Lyn Hejinian, 'constant change figures'
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Above is Lyn Hejinian’s typescript of an untitled poem we’ve taken to calling “constant change figures.”
It is one poem in a series Hejinian has been writing, a project she currently calls The Book of a Thousand Eyes. If it is finished (perhaps, she tells us, in the summer of 2009?), it might consist of 1,000 poems; more likely of 310 or a few more of them (the number she had completed at the time this episode was recorded). Some poems in the series appeared in The Little Book of a Thousand Eyes, published by Smoke-Proof Press — although, please note, our poem, “constant change figures,” does not appear in that gathering. When Hejinian visited the Writers House a few years ago, she read 19 of these gorgeous little eyes, including ours. And it‘s the audio recording made during that reading that we use in our show.
To what extent does our notion of nature’s picture — a picture of the many things we name “out there” — surprass the things we already know? We seem to deem memory nature’s picture. So to what extent is experience the result of our living in time, a state producing senses that are familiar and yet move us forward toward new and different effects?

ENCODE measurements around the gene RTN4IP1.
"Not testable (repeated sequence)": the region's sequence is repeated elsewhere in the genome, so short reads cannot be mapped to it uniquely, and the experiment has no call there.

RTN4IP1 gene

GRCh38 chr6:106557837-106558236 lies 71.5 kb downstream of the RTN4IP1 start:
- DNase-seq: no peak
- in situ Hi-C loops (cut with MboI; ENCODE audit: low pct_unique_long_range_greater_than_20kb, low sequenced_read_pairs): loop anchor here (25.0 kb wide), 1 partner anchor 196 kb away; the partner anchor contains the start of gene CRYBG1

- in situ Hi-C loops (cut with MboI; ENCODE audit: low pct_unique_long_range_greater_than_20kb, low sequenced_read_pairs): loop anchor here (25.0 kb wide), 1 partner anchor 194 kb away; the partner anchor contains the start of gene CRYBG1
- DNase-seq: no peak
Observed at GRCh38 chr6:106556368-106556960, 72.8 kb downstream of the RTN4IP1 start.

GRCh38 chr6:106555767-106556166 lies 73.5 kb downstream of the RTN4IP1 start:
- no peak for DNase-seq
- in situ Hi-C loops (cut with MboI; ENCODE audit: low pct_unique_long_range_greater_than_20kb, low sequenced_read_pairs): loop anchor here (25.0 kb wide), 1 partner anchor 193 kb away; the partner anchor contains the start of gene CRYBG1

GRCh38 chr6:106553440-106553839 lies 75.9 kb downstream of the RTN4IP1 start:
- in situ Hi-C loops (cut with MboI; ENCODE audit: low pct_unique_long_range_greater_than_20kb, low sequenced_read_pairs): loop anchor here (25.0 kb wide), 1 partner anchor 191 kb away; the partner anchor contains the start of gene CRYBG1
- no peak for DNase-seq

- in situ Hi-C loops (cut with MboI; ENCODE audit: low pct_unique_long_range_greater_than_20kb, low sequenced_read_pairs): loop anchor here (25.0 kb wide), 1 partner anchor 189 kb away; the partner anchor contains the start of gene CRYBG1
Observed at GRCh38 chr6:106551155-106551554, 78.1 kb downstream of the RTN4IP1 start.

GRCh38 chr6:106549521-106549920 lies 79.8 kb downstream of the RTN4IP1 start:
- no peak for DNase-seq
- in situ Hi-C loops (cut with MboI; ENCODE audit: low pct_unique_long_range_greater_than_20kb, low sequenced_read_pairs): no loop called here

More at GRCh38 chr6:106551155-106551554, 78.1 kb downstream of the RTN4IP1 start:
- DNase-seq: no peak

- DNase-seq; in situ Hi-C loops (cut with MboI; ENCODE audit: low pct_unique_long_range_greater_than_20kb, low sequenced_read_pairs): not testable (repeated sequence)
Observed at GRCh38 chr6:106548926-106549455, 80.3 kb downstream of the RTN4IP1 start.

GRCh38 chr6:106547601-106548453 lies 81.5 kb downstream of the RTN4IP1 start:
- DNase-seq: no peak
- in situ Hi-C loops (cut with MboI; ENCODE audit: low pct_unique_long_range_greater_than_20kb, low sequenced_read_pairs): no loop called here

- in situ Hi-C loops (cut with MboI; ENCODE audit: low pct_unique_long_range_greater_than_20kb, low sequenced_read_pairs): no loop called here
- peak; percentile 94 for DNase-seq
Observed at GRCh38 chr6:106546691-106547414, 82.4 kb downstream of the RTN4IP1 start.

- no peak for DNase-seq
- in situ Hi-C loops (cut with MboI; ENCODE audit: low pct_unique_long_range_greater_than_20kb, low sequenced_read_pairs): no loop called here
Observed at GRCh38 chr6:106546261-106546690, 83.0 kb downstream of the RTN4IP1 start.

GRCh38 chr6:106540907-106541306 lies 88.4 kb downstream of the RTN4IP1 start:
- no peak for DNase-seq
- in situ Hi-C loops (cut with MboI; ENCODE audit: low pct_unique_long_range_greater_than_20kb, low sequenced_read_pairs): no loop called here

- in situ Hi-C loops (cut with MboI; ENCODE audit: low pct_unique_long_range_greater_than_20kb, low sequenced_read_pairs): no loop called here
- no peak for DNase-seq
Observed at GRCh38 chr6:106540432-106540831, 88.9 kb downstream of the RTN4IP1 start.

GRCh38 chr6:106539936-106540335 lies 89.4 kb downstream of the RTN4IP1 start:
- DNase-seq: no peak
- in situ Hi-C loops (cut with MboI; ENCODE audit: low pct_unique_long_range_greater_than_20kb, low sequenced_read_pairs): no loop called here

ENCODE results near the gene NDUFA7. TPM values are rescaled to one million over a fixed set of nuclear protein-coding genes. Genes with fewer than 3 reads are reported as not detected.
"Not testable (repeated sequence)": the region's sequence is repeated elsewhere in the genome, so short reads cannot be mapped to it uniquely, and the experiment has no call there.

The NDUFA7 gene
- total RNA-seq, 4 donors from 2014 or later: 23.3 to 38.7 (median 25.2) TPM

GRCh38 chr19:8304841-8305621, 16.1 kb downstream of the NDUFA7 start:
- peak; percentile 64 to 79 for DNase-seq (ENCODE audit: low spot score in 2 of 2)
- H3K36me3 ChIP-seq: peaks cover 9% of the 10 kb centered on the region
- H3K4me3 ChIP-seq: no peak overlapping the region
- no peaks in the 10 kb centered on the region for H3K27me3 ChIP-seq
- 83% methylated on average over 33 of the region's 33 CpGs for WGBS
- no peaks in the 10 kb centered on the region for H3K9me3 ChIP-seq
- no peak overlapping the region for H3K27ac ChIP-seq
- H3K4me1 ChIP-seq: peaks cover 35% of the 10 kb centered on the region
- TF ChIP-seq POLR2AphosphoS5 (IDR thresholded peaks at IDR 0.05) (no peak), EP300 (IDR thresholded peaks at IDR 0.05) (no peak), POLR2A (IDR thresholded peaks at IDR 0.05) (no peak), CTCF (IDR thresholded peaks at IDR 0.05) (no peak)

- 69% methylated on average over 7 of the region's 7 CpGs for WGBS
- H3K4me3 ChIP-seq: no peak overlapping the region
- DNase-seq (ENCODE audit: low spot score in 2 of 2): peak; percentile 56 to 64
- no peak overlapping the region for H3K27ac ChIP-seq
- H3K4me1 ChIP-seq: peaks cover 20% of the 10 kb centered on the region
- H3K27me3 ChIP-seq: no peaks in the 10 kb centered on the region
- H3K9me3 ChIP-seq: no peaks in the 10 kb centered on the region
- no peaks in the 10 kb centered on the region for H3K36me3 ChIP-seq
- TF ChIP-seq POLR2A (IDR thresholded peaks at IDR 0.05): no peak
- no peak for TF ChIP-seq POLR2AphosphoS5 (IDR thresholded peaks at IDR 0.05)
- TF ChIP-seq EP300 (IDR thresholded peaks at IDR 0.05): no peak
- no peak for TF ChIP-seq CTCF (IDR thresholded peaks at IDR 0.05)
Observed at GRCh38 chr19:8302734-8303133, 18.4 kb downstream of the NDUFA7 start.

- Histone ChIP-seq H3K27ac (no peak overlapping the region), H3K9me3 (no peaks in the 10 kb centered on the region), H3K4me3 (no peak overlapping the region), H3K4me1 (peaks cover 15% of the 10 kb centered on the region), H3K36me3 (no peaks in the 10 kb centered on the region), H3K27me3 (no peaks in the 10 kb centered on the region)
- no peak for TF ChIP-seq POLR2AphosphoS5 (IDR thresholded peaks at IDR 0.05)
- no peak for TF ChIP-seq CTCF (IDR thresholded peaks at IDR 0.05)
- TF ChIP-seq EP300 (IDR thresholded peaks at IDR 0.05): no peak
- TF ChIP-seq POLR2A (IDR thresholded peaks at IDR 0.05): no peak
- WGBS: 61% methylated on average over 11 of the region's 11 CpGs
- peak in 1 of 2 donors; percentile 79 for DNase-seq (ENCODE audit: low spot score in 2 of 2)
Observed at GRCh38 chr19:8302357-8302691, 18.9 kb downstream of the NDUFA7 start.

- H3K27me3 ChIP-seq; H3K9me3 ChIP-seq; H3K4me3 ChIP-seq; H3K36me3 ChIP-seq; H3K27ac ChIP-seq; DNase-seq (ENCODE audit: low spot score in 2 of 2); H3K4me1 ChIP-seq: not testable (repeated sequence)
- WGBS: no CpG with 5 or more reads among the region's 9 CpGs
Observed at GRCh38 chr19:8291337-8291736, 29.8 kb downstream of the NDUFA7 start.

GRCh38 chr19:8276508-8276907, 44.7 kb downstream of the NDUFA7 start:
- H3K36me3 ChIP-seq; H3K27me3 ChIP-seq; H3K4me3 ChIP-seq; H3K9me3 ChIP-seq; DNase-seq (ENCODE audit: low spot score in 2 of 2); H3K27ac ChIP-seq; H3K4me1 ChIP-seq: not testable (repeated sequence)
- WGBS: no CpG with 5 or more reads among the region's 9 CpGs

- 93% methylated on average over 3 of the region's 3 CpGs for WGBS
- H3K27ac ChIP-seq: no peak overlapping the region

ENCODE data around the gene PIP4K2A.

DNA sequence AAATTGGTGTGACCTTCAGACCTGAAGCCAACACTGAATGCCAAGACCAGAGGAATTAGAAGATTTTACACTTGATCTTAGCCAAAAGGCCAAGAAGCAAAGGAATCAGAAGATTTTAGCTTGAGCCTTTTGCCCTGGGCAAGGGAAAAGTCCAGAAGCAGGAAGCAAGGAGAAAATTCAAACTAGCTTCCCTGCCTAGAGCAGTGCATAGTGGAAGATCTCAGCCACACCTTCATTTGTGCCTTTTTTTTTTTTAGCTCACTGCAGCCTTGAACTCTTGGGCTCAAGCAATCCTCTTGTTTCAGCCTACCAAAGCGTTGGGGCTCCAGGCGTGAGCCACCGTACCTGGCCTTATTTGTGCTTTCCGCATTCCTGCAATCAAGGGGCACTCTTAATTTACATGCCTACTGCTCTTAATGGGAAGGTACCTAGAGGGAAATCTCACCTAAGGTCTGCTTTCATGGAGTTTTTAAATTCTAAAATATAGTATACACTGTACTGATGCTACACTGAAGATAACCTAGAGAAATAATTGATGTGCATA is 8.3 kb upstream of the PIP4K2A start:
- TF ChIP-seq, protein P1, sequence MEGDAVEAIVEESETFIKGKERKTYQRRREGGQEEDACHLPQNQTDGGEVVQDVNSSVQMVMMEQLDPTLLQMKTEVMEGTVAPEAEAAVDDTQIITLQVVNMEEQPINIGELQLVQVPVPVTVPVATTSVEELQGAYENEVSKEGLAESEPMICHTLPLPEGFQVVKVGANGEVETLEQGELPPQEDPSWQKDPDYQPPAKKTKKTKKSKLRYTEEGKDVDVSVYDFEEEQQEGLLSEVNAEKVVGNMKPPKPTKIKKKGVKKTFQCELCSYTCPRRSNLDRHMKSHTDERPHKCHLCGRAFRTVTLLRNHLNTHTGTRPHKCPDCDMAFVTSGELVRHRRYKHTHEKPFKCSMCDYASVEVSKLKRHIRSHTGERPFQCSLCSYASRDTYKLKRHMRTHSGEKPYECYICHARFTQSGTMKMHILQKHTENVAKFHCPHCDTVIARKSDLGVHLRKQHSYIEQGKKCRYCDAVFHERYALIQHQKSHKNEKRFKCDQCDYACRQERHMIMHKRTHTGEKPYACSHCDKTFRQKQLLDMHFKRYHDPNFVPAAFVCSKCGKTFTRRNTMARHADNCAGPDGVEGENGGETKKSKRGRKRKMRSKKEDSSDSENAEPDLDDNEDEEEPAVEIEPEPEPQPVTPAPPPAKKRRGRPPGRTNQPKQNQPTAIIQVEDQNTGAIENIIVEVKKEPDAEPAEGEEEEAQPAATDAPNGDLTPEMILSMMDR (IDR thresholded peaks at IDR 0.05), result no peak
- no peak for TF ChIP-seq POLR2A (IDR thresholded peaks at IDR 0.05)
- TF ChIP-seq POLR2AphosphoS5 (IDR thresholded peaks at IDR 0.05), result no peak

So, truly, constant change figures the time we sense. “Figures” there — a transitive verb at that point — enacts things: change makes things, shapes them, renders them, gets things just so.
As you can tell from the recording, we were astonished that these words could accomplish all that thinking about words? Can you imagine writing a poem of nine triads, 27 lines in all, each line this carefully rendered — a poem that in all uses far fewer unique words than the total number of words in the poem, far fewer than conventional utterances would need to employ. Fewer, let’s say, than required by the language of philosophy telling of the same phenomena.
During our lively Hejinian PoemTalk, Tom Mandel in particular works out for us the way the shifting yet repeating triads are enacted. Bob Perelman focuses on Steinian memory (forgetting something himself along the way), Thomas Devaney on the power of turned-every-which-way phrasal variations, Al Filreis on the Steinian mode (again) and the poem as a possible critique of the ideology of experience.